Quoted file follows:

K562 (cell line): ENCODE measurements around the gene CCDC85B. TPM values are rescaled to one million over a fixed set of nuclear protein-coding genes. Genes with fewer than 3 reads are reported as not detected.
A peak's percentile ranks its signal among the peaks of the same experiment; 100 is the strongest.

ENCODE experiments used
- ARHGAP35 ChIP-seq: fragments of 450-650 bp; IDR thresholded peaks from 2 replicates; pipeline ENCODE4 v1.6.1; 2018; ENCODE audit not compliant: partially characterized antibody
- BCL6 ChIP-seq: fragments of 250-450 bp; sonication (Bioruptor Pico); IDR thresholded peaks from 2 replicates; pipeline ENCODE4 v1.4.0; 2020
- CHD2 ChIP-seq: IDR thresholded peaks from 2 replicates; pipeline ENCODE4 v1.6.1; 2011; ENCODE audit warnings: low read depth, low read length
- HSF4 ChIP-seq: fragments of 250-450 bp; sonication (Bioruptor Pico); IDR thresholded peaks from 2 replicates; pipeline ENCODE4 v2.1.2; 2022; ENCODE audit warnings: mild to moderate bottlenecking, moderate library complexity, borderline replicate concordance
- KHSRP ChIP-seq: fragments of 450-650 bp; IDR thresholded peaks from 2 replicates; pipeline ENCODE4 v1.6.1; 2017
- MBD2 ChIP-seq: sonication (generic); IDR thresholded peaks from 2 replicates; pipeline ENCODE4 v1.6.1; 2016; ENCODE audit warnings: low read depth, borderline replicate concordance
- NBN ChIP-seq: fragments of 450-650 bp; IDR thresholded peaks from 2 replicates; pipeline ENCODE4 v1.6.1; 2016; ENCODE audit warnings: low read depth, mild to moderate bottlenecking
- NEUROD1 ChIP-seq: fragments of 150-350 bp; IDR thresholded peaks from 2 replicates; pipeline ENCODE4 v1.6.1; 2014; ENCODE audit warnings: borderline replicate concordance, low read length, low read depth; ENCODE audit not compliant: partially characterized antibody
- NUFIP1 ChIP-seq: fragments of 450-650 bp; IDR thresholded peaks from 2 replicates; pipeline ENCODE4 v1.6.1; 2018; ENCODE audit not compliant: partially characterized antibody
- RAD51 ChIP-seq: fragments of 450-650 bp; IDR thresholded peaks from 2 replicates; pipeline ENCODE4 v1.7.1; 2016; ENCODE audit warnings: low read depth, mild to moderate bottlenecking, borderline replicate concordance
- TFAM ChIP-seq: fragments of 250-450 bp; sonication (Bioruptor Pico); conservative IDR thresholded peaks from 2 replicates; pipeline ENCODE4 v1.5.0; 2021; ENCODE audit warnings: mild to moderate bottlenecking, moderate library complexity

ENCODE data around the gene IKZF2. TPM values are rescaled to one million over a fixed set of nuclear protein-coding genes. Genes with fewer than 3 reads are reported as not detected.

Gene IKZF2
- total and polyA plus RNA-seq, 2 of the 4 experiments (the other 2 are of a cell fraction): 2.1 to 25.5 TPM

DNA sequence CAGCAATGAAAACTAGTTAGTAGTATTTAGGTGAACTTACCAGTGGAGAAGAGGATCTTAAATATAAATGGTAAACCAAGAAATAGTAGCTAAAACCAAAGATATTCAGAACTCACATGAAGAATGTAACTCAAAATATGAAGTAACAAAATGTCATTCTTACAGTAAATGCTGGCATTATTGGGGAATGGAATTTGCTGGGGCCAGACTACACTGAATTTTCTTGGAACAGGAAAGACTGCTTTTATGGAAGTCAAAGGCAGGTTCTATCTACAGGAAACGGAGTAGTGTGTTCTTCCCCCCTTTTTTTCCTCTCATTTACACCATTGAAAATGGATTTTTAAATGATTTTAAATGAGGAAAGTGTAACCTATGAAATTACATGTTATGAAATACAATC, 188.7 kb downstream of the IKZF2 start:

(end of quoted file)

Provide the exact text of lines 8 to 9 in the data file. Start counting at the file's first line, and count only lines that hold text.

- KHSRP ChIP-seq: fragments of 450-650 bp; IDR thresholded peaks from 2 replicates; pipeline ENCODE4 v1.6.1; 2017
- MBD2 ChIP-seq: sonication (generic); IDR thresholded peaks from 2 replicates; pipeline ENCODE4 v1.6.1; 2016; ENCODE audit warnings: low read depth, borderline replicate concordance